Increasing the margin

If the AFL’s Round 1 was as thrilling as Alfred Hitchcock’s Psycho, than Round 2 was as sad as James Cameron’s Titanic (the part where Kate Winslet decides to let Leo die even though there was clearly enough space for two)

I am of course referring to both the moving tribute to the late John McCarthy, and the displeasing and disappointing performance by the Melbourne Football Club.

Essendon’s 24 goal victory over the Demons became Melbourne’s heaviest defeat at the MCG, spanning 116 years and over 1100 games. The final margin was the 20th largest in history, and the first time the margin of 148 has been ever recorded. For Melbourne, it was their second loss in as many weeks, and is likely to foreshadow yet another unsuccessful season ahead for the struggling club.

No football fan would have enjoyed that game, showing once again, the alarming differences between the top and bottom teams. This very notion of a ‘non-competitive balance‘, where results are predictable and teams get romped every weekend, gives The Boss many sleepless nights. A highly competitive league is essential for fan support, sponsorship and basically everything. That is why the Salary Cap and National Draft Priorities were introduced to even out the competition in 1987 and 1993 respectively. (Another graph on that later)

However, in 2012 the league recorded their lowest average attendance figures since 1996, a dangerous sign of the unhealthy state of competition. Many factors can contribute to this, including the introduction of GWS and the Gold Coast, as well as the premiership performance of the ‘Big Four’ Melbourne teams. Yet, the disparity of the league still remains an issue.

So I asked myself the question, how does today’s competition compare to previous eras in terms of close games and winning margins. Here is my findings…


You’ll notice here the likelyhood of a draw has decreased since the history of the VFL, as the average margin recorded from all games has increased. However, it is important to note that the average game score has also increased, diluting these figures.

At another time I would like to focus on the smaller picture – by analyzing the last 20-30 years of competition, to plot the direct effects of those competition stabilizers mentioned previously.

But for now, let’s all hope for a more competitive season ahead, and that this grim beginning is saved by a happy ending. Roll credits.

RIP J-Mac,


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About Jake "Cobba" Stevens

Cobba Stevens works in sports social media and content. A keen middle-distance runner in both the ammos and the pros, he's also one of the youngest 'old bloods' supporters in Melbourne.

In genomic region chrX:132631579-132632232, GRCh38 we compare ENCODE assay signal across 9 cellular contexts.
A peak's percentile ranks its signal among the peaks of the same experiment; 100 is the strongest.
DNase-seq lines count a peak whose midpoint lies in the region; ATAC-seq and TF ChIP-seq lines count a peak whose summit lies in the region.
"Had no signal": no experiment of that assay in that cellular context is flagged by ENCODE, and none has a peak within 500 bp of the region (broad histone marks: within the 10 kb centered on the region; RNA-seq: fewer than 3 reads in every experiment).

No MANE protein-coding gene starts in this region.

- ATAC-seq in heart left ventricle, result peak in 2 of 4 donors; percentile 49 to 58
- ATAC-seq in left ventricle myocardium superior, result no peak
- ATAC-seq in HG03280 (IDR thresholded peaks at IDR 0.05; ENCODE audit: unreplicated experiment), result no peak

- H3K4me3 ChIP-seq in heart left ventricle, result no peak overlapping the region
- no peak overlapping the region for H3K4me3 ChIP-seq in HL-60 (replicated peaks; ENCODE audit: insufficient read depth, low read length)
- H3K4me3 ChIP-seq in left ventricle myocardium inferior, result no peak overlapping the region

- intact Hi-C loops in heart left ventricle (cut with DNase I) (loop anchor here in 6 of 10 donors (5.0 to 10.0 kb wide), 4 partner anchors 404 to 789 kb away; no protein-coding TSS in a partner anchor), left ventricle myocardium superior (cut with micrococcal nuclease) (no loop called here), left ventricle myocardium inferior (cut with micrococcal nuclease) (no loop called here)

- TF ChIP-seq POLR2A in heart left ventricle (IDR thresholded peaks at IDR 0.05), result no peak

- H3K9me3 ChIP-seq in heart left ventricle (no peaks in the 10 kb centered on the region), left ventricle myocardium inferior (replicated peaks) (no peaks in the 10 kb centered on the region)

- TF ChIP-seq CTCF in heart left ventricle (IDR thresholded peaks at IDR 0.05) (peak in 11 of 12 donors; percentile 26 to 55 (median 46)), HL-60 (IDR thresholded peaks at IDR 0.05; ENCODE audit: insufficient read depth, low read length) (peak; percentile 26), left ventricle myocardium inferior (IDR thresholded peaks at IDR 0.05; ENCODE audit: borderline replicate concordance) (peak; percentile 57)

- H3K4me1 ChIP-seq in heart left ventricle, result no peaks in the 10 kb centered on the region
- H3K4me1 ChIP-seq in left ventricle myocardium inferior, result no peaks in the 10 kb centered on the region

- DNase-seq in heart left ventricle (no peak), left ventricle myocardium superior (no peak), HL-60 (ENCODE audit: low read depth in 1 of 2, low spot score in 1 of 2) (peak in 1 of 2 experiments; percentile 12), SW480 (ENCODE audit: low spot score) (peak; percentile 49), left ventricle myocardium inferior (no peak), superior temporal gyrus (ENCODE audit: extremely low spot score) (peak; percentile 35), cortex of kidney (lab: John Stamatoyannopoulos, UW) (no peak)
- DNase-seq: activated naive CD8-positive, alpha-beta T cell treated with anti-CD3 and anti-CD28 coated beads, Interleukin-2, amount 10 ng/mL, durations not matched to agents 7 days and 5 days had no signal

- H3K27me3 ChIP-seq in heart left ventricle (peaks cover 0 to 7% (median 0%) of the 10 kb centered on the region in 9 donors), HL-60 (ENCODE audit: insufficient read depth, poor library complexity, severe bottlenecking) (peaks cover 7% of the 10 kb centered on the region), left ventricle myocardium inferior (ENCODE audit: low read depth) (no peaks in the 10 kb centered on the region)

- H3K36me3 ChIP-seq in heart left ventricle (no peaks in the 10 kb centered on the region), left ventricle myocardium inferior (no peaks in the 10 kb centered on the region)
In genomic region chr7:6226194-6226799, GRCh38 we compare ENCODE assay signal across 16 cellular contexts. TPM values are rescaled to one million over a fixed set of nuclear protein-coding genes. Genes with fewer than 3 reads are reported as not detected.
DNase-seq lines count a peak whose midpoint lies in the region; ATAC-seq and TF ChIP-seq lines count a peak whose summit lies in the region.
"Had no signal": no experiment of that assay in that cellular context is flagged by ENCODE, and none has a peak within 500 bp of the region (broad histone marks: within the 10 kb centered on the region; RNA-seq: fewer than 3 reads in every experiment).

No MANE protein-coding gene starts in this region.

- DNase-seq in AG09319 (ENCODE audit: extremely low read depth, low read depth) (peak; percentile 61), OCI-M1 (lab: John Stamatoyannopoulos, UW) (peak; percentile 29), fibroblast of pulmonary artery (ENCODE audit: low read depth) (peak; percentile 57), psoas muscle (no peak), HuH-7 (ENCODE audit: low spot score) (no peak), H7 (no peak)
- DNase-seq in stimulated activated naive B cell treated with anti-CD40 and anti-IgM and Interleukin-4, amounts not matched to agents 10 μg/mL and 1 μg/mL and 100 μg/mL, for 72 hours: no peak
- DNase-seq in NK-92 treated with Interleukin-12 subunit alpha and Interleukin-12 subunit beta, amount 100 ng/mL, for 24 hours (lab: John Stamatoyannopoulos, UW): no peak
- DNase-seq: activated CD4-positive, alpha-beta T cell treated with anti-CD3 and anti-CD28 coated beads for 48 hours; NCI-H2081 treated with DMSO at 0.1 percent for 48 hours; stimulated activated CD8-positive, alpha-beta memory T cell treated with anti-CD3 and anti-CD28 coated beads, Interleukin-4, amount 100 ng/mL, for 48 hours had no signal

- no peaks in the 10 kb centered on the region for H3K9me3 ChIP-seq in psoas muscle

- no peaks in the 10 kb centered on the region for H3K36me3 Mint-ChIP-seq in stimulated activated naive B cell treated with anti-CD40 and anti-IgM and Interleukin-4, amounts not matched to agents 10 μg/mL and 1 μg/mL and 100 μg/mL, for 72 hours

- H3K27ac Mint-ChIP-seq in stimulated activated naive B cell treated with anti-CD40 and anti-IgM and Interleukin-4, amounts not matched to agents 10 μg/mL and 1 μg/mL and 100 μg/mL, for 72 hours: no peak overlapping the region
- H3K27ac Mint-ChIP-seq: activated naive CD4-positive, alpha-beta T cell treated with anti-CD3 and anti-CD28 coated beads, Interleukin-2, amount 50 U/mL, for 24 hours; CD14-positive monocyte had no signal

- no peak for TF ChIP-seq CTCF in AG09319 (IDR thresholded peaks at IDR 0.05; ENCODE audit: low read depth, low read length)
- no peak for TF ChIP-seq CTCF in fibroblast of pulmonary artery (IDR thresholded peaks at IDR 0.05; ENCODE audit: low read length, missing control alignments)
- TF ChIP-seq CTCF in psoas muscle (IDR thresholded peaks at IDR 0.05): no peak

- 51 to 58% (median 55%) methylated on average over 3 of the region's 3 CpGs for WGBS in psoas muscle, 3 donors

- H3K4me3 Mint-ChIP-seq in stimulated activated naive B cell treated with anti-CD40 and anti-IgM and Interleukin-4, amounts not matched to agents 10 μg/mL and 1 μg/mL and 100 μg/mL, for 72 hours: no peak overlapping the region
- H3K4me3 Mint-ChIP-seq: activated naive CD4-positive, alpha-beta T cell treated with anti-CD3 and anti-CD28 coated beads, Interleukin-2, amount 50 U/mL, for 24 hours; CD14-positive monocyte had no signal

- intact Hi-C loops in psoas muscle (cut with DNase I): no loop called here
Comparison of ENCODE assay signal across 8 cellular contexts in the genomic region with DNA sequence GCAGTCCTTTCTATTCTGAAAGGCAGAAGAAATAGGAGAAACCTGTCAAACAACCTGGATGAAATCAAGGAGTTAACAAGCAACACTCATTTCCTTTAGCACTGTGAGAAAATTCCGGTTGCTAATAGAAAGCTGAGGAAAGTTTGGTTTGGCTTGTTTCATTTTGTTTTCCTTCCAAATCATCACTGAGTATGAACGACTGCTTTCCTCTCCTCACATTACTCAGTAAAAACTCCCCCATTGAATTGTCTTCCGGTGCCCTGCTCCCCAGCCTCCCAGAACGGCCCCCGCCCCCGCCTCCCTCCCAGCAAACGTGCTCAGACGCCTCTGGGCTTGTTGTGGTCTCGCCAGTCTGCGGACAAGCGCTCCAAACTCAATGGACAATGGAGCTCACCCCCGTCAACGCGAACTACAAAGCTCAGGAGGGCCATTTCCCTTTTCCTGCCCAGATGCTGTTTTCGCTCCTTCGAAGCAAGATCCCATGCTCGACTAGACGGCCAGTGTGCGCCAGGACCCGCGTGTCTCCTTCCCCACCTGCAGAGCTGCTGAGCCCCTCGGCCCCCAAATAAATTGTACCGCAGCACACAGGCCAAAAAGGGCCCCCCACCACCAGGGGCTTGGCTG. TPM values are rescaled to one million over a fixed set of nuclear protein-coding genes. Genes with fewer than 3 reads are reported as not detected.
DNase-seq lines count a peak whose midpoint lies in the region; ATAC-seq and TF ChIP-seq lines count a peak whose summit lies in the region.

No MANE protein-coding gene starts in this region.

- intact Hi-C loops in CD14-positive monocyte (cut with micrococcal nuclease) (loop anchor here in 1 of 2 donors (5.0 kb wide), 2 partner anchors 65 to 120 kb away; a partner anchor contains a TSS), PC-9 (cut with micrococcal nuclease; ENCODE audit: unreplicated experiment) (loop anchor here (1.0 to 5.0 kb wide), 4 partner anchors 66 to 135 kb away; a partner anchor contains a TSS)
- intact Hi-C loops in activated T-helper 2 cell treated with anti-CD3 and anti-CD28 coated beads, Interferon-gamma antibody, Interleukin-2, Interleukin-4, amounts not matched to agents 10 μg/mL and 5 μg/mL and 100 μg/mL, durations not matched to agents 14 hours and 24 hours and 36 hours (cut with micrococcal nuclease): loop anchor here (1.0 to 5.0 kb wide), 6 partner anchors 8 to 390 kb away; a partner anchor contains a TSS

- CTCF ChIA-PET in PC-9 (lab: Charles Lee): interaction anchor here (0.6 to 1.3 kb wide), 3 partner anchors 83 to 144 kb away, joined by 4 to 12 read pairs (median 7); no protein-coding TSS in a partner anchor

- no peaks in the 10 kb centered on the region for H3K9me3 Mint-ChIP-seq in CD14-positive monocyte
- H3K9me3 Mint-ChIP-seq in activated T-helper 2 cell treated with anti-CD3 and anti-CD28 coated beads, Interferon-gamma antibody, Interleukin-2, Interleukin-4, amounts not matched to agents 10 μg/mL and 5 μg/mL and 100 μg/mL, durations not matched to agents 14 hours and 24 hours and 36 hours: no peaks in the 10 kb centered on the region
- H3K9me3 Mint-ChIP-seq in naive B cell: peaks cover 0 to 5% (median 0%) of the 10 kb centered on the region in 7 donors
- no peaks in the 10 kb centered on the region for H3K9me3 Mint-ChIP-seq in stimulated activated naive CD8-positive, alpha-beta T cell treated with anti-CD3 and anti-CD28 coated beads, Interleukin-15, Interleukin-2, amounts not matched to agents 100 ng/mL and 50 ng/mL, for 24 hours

1. Nice infographic.
    I think the key point in this is that there is a trend toward disparity in the results. You have highlighted the increased in average game score as an indicator to increased game margins (and the reduction in draws).
    While that is a factor, increased scoring power is not really a driver in increased margins.

    If you look at the charts here, you can see (as you found) the average game score has increased by about 10 points since the 30’s, but the margins have BALLOONED from the mid 70’s onward.

    My analysis considers financial disparity as they key influence to increased margins and blow-outs. Initially in player payments (pre salary cap / draft), and later in off field spends.

    There is also a table of performance of teams from 2000-2009, arguably the most competitive and even decade of football in VFL/AFL history. Reasons for this? Well, the draft and Salary cap for sure, but also the financial guarantees provided by the AFL to all clubs. It could also be argued to have been a decade before the off field spends went wild (with sports scientists, trips to Arizona, etc).

    To get a fair, balanced competition, spending controls (and fixture / exposure balancing… see this need attention from the AFL.
    And it needs to happen now.

    Apologies if I hijacked your piece… love seeing analysis and quality graphical info.

  2. Jake "Cobba" Stevens says

    Nah well done mate, great analysis. A pretty simple graph given the time restrictions on the piece. At some other point I’d definately like to look into the issue further.
    I think its pretty clear that I’m not the only one to have pondered this issue – Heck, people get paid bucketloads for this kind of research.

    Great information mate! – Great blog too!


  3. Mark Duffett says

    I don’t have precise data handy, but having calculated them for well over a decade now (for the Monash Uni tipping comp) I can confirm that the standard deviation of winning margins has increased appreciably in recent years.

  4. Clever stuff Cobba. You don’t have an Uncle Gigs do you?

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